Skip to Content

Pre-Health Students Learn About Health Disparities in Denver

Back to Article Listing


Nicole Gordon

Health Disparities in Denver

Walking down a crowded street in Denver, it's hard to know how many people may face obstacles in receiving health care and what sort of social determinants are at play.

Nancy Lorenzon, director of DU's Pre-Professional/Allied Health Advising Center and a professor in the Department of Biological Sciences, wants her students to become more attuned to these realities.

"I've realized that many of our students have a gap in their knowledge when it comes to the social determinants of health disparities, in Denver in particular as well as more generally in the United States," Lorenzon says. "I wanted to address these concerns to better prepare our undergraduate students for their future careers."

The result is Health Disparities in Denver, a two-day immersion program for several dozen undergraduate pre-health students to learn about the social determinants of health and the obstacles that result in health disparities and compromised health outcomes. Lorenzon's goal is to help students gain a better understanding of the obstacles faced by those who live in resource-limited conditions, whether related to socioeconomic status, residential segregation, transportation options, language and literacy, social norms and attitudes, or access to health care services, education, and job opportunities.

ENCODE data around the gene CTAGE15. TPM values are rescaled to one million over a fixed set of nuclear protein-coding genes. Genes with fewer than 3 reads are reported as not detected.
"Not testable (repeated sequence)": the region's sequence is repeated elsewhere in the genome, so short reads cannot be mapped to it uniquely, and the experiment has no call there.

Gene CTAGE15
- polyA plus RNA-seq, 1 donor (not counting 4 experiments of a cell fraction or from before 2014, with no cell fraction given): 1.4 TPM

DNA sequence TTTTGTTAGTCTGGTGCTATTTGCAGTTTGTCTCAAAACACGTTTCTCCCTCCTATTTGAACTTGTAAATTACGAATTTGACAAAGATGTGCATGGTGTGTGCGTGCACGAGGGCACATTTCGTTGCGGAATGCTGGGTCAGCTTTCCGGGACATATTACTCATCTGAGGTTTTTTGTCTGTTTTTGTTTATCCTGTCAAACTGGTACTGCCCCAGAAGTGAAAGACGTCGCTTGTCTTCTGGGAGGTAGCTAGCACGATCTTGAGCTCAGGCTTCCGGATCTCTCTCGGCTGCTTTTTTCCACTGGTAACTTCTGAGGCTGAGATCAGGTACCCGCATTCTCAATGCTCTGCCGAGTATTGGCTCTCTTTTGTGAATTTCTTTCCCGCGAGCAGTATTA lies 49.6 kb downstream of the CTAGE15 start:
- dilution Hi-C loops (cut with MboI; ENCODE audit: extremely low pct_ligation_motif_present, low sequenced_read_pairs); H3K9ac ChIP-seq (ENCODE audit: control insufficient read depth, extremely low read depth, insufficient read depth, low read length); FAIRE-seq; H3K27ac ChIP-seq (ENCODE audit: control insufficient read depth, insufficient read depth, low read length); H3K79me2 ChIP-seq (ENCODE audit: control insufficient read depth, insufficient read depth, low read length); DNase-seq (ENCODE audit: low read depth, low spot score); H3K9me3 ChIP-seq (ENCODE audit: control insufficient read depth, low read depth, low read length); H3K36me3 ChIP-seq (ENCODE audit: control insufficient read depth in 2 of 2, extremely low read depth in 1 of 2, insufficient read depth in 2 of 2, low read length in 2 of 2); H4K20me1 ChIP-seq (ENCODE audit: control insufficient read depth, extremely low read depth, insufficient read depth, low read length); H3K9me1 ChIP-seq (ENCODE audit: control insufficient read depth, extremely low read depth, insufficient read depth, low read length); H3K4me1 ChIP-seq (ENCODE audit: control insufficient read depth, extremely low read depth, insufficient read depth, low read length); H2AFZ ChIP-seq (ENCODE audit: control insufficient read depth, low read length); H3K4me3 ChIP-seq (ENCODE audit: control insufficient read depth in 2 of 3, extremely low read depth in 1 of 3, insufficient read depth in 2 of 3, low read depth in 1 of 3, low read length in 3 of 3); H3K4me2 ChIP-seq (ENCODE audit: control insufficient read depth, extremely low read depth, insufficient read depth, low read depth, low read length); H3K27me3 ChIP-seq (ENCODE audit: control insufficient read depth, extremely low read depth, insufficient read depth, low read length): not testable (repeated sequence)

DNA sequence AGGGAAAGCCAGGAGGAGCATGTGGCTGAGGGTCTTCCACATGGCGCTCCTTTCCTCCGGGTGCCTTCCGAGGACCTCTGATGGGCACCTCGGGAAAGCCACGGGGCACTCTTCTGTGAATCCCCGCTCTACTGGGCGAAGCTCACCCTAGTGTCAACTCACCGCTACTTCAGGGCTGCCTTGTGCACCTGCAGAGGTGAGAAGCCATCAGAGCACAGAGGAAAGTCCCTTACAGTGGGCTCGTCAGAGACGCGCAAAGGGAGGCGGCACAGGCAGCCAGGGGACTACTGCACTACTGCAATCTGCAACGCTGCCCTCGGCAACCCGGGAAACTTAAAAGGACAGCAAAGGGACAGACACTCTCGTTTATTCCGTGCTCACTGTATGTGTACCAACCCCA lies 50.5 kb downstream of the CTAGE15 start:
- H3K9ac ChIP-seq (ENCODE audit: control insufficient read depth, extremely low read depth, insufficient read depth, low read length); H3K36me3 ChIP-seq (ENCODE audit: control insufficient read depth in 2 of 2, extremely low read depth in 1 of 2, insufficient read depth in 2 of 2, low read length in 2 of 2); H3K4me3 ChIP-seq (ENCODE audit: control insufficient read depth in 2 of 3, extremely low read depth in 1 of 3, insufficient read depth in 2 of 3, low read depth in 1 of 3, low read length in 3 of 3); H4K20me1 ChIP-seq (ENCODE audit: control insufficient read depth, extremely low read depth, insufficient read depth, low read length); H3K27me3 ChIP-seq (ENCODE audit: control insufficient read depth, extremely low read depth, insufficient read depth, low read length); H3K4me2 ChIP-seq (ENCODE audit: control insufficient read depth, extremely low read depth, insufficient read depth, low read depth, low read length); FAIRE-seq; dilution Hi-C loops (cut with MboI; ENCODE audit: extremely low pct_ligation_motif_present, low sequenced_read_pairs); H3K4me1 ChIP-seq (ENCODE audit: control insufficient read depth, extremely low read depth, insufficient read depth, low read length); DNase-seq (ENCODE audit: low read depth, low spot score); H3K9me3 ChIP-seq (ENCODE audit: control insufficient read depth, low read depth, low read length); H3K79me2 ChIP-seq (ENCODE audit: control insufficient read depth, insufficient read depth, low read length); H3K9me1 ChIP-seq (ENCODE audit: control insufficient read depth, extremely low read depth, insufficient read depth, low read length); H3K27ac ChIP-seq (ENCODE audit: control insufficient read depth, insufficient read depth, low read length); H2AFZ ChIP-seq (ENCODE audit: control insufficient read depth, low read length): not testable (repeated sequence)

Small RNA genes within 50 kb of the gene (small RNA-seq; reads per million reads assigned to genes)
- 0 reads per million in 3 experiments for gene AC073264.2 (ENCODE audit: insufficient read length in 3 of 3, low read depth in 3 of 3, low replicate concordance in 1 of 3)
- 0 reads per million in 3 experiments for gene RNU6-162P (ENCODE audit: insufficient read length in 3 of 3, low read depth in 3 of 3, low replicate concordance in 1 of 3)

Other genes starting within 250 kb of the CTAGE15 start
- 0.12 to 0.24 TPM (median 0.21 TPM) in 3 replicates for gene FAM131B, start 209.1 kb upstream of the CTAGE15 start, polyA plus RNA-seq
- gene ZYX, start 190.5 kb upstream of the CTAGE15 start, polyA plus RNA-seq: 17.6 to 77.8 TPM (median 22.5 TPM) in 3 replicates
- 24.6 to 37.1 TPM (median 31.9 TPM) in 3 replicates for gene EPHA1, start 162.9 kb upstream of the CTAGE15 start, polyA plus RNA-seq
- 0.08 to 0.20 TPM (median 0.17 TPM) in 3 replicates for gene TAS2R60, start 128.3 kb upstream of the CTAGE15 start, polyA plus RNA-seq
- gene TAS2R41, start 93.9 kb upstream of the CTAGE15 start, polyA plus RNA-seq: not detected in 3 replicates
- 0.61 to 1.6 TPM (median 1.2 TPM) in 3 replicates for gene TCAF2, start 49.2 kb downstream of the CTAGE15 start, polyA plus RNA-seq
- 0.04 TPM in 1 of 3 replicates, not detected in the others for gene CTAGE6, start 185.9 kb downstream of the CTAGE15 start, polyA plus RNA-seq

The program includes a theatrical performance, "Loose Change," presented by Kaiser Permanente's Care Equity Project; a poverty simulation exercise; a presentation on the demographics of Denver; and a variety of workshops.

"I’m excited to be participating in this program as it's a chance for me to become more educated about issues that I may have previously been apathetic or passive about," says sophomore Ruth Hollenback, who is preparing for medical school. "I look forward to taking what I've learned about health disparities and applying it to my career later in life as I know that these issues are very real in our world and in Denver."